Mother’s Day at Mid-court

Not even the Parent Imperfect can let Mother’s Day come and go without mention. This year, the PI, Connie and Vince managed at least some big love to recognize the woman who keeps the whole thing going. On Saturday, Liz brought her own mother, CC, from Monument Beach to see Connie perform in The Little Mermaid.

The MB contingent included Liz’s father, as well as her sister and part of her family. Liz’s brother and his wife also made the trip from Haverhill, apparently one of the best places to buy a home in the country. Connie felt very good that so many family members would take a trip on a nasty day to see her in the play, and all of the mothers in the group enjoyed the time together. The after-show meal at Brookline’s favorite Turkish Restaurant was a rare opportunity for Liz to enjoy a relaxing time with her own family.

On Sunday, after breakfast together, the Fantastic Four took a walk up Peter’s Hill to enjoy a gorgeous, if chilly, day. With Vince and Connie on scooters, no one could help but remember the chilly February day when the ride down the big hill left Connie with her arm in pieces. Connie approached the long downhill a bit more cautiously this time, and everyone made it back to the house in a single piece.

Vince had to prepare himself for a soccer game in far flung Ayer, but the others planned to join friends at Drumlin Farm in Lincoln. On the way, they had a Mother’s Day brunch at yet another Brookline haunt. Is there a pattern here? Mother and daughter had a great time out of the city and on the farm at Drumlin, but the PI spent most of the time limping around on a painful hip. His arthritis doesn’t seem content to make life miserable through the knees.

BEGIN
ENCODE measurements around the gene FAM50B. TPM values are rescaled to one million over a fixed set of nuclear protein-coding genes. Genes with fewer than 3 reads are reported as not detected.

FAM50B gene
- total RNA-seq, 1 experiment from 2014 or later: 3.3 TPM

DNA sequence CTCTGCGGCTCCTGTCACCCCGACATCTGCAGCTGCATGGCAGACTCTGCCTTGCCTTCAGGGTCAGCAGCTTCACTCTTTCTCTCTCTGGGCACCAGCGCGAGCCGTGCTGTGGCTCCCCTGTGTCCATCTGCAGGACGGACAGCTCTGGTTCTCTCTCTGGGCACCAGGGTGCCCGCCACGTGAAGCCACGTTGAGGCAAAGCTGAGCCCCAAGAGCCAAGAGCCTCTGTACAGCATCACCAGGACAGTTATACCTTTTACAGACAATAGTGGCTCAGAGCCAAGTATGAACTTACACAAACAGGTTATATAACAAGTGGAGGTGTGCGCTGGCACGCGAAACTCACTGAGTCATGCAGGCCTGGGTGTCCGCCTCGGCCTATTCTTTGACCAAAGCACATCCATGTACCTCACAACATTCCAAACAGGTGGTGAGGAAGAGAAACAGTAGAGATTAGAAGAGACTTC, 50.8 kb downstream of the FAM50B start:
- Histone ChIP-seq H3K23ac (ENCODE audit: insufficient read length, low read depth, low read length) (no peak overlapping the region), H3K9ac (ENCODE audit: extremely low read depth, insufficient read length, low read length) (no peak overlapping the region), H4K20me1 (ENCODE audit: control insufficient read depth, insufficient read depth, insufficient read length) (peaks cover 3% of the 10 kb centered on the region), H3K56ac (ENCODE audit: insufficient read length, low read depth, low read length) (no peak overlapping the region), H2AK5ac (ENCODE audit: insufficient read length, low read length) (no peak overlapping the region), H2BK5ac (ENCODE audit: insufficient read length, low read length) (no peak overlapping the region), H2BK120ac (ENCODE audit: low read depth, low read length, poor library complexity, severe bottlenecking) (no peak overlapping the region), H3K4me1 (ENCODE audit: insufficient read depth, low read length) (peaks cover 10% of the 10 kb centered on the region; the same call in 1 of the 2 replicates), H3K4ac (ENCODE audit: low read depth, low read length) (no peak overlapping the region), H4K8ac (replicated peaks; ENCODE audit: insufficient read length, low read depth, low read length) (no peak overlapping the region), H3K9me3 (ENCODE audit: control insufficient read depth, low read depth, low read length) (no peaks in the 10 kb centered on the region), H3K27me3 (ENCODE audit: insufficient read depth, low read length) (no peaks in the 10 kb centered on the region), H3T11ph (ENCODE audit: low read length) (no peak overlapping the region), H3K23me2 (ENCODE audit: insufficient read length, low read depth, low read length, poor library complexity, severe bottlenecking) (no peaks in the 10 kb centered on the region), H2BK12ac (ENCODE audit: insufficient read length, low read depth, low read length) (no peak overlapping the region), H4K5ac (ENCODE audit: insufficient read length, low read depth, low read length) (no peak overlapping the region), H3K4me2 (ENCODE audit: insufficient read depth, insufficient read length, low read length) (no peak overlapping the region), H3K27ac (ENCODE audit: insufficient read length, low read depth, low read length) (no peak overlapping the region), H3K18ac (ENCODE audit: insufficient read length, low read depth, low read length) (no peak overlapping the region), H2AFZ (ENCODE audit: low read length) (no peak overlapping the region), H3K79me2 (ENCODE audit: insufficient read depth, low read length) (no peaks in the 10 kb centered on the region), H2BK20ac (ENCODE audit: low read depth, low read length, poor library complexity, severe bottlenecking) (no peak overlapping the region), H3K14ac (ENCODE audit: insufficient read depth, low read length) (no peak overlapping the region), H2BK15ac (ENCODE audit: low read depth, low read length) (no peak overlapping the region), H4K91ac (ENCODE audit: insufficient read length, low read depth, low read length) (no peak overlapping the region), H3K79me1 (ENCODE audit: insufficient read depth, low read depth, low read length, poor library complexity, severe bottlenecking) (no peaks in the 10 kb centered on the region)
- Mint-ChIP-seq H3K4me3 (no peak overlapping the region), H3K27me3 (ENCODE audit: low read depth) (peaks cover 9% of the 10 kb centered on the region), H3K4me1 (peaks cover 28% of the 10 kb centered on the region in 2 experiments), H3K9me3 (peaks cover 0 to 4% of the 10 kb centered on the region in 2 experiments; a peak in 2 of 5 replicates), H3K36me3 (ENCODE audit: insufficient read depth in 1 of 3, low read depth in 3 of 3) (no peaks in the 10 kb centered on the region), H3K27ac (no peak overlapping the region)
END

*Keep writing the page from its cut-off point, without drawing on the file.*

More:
For the past couple of years, Liz has been going to the Mother’s Day March for Peace. The march commemorates a youth killed in a Boston neighborhood in 1993, and seeks an end to violence in all Boston’s neighborhoods. She didn’t make it this year, opting to spend the morning with her family which would soon be scattered by Vince’s soccer. With or without Liz, this year the annual march was, sadly, even more timely than usual. While much of the PI’s family was watching Connie at Wheelock on Saturday, two young boys decided to take advantage of a break in the rain to shoot hoops on a court near Jackson Square in Jamaica Plain. While it is not a place where either Vince or Connie are likely to play, the court is located almost exactly between the schools they attend, five minutes by care from each. Liz passes it every day on her way to work downtown.

Around 3:25PM, just as the Sea King was addressing his daughters at Wheelock, a dark sedan drove up to the court where the two boys dribbled and shot. Someone got out of the car, approached the fence and fired several shots, six of which found their way into the body of  Jaewon Martin. Seconds later, the 14-year-old eighth grader from the Timilty School in Roxbury lay dead on the court, his friend also injured by the gunfire. The ball rolled to a stop against the fence, where someone had to pick it up later.

According to media reports, Jaewon was an honor student, well-liked by those who knew him. No one would have any reason to blow his life away near mid-court, or anywhere else. One report speculated that Jaewon might have fallen victim to the “initiation” rule that requires new recruits to take a life before joining the ranks. Would the young man be less or differently dead if we could explain the killing as gang revenge?

No matter why he died, Jaewon became one more reason for mothers to shed tears together walking the Mother’s Day March. The PI and family found out about the tragedy together. Ironically, they were sitting together on the red futon in the attic, which happens almost never. They were ending their Mother’s Day by watching the Boston Celtics rise to the occasion and defeat the Cleveland Cavaliers in a playoff game.

After the game, the news of the other outcome of the other basketball game flashed across the screen. Word of an eighth grader, shot to death a few blocks from both the Hernández and the nation’s oldest public school hit close to home. Seventh grader, Vince, was much more likely to be playing soccer in Ayer (or Dover) than basketball on that court, but the news still went to the stomach. The four futon warmers glanced at each other, wondering what the other was thinking about all of this. The moment was ripe with possibility, but no one wanted to begin the conversation. After a couple of more stories of violence in the city, they emptied the futon to do homework, practice piano and prepare dinner. A pleasant Mother’s Day came to an uncomfortable end. On futons not far away, the day ended much less comfortably.


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